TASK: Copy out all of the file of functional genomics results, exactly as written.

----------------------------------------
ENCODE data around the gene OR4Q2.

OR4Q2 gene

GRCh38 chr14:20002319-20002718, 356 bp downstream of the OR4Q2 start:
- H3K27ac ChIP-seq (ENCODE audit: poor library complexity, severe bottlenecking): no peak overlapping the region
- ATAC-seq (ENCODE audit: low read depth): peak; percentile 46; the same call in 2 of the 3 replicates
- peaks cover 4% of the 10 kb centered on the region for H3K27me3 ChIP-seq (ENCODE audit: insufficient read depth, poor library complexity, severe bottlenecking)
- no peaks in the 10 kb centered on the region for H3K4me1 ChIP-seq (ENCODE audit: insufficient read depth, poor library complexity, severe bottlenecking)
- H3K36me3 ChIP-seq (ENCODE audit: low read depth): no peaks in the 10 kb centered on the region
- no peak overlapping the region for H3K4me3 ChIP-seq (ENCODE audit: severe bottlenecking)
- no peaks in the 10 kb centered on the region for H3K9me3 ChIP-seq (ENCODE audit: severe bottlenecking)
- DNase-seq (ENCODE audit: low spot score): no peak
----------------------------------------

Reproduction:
ENCODE data around the gene OR4Q2.

OR4Q2 gene

GRCh38 chr14:20002319-20002718, 356 bp downstream of the OR4Q2 start:
- H3K27ac ChIP-seq (ENCODE audit: poor library complexity, severe bottlenecking): no peak overlapping the region
- ATAC-seq (ENCODE audit: low read depth): peak; percentile 46; the same call in 2 of the 3 replicates
- peaks cover 4% of the 10 kb centered on the region for H3K27me3 ChIP-seq (ENCODE audit: insufficient read depth, poor library complexity, severe bottlenecking)
- no peaks in the 10 kb centered on the region for H3K4me1 ChIP-seq (ENCODE audit: insufficient read depth, poor library complexity, severe bottlenecking)
- H3K36me3 ChIP-seq (ENCODE audit: low read depth): no peaks in the 10 kb centered on the region
- no peak overlapping the region for H3K4me3 ChIP-seq (ENCODE audit: severe bottlenecking)
- no peaks in the 10 kb centered on the region for H3K9me3 ChIP-seq (ENCODE audit: severe bottlenecking)
- DNase-seq (ENCODE audit: low spot score): no peak